A 40% jump in banks' provision coupled with weak assets to the tune of 85% of the whole banking sector and failure of passing the stress ratio test prompted the banks to post weak financials which ultimately weighed on the Nifty Index.

Federal Reserve statements

Ever since ex-Federal chief Ben Bernanke stepped down and Janet Yellen took his place, she has been talking about raising interest rates. However, she never actually did so until December 2015. The very mention of "raising interest rates" by Yellen created panic amidst wild speculation in emerging economies like India. The impact of the statement is such that it strengthens the US dollar which in turn results in capital outflows from emerging economies leading the investors to turn towards the safe haven, gold.

The very mention of "raising interest rates" by Yellen created panic amidst wild speculation in emerging economies like India.

Just a month after raising interest rates, Japan introduced an era of negative interest rates. This February, referring to the negative interest rates, she refuted any chances of slashing down the interest rates in the negative zone. This triggered the dollar to strengthen by 1% in most cases, hence, resulting in a massive sell-off worldwide. While her statements are not uncalled for, I believe one has to take into account the holistic scenario including speculators, investor sentiment and riskiness of equities.

The crude oil crash

Technically, India is benefitting from the crude oil crash but it is still one of the prominent reasons why the stock markets crashed. This isn't just a commodity, but something that runs a country's manufacturing and industrial plants. A crash in crude oil indicates a supply glut. Lower demand takes place when an emerging economy is not producing enough. This ultimately leads to a slower growth.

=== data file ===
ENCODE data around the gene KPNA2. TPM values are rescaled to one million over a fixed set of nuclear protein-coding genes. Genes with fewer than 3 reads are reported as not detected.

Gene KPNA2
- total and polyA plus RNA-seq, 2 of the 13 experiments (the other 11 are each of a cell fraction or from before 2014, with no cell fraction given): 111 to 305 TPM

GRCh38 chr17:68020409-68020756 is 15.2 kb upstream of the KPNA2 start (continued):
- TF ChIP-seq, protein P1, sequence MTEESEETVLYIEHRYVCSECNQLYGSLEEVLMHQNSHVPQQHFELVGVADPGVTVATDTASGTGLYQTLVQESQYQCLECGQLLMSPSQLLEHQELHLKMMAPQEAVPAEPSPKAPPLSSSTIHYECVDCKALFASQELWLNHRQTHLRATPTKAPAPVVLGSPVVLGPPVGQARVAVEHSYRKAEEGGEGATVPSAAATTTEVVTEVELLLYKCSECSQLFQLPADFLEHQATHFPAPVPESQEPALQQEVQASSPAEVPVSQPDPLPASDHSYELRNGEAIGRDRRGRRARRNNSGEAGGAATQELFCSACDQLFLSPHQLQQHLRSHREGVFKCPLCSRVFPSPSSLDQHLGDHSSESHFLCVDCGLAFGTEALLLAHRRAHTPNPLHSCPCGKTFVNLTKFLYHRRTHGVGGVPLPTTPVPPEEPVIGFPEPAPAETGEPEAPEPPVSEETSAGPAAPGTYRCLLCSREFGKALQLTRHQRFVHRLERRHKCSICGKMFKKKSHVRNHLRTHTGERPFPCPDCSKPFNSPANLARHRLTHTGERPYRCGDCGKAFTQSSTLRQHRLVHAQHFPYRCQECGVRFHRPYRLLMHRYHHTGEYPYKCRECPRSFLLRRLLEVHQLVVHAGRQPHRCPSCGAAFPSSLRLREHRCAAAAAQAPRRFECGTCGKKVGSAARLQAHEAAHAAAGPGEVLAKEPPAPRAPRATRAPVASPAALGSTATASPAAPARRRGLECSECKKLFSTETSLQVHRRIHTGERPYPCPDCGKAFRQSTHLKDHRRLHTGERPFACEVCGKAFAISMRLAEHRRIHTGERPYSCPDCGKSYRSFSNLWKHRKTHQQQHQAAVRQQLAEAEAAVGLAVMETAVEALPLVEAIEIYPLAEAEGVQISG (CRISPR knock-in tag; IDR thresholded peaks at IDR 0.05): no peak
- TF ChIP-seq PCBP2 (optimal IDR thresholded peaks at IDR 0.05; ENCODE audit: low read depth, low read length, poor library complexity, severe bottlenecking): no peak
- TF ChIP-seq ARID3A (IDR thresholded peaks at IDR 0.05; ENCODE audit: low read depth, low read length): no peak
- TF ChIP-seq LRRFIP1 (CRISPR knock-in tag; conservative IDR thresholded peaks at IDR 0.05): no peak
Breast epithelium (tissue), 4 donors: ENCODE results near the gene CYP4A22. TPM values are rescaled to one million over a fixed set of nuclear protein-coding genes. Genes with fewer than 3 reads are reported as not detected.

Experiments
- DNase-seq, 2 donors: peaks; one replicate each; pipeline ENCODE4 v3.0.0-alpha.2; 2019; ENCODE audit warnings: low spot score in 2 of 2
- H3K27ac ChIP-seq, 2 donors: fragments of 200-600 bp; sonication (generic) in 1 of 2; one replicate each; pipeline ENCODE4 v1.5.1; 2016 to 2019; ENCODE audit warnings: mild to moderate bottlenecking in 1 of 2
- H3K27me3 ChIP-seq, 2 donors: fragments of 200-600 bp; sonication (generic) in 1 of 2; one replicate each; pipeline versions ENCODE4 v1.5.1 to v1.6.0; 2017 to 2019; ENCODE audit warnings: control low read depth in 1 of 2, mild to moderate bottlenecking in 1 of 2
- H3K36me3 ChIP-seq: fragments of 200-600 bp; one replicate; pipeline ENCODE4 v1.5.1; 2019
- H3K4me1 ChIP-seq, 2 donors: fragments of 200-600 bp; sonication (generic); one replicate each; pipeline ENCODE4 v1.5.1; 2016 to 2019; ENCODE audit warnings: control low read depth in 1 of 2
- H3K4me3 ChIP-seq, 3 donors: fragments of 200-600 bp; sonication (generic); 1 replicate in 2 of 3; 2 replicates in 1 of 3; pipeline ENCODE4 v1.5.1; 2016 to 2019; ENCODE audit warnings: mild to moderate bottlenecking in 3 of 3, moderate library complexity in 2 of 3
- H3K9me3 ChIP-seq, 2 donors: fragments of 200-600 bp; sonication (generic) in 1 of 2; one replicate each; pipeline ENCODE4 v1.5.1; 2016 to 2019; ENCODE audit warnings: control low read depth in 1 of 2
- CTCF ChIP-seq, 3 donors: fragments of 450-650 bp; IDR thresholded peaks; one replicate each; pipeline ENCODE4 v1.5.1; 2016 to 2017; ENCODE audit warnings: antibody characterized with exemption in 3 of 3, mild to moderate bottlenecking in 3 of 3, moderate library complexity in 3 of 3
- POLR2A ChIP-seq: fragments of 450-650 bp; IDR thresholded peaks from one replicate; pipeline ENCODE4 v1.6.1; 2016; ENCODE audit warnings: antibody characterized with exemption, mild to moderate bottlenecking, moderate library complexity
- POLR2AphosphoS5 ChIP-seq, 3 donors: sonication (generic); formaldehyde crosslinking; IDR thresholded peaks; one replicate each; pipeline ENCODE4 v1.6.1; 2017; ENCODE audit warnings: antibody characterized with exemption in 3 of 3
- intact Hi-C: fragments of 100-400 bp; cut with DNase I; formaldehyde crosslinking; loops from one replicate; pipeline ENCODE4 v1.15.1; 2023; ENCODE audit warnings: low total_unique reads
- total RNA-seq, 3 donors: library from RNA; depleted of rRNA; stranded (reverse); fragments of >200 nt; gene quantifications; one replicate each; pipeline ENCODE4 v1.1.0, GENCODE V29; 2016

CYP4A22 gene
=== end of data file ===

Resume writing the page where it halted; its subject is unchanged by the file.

Crude oil has crashed over 80% in a matter of 18 months to about $27 a barrel. Experts are predicting the crude oil to fall further fall to $20 a barrel. This will definitely have a lasting impact on both developed and developing economies, and has already stalled growth of countries like China, Russia and Brazil.

The crude oil crash has indirectly had a negative impact on steel producing countries like India, pushing steel-making companies towards losses.

The crude oil crash has also pushed prices of commodities like iron and steel to multi-year lows. This has indirectly had a negative impact on steel producing countries like India, pushing steel-making companies towards losses. A loss-making company cannot repay dues from banks, which results in a bad debt or an NPA. For example, in the third quarter the Steel Authority of India Ltd posted losses to the extent of ₹ 1,529 crore while Tata Steel's losses mounted to ₹ 2,127 crore.

This is vicious circle which can only be broken if crude oil stabilizes at a particular level so that countries can strategize a way out of the crisis.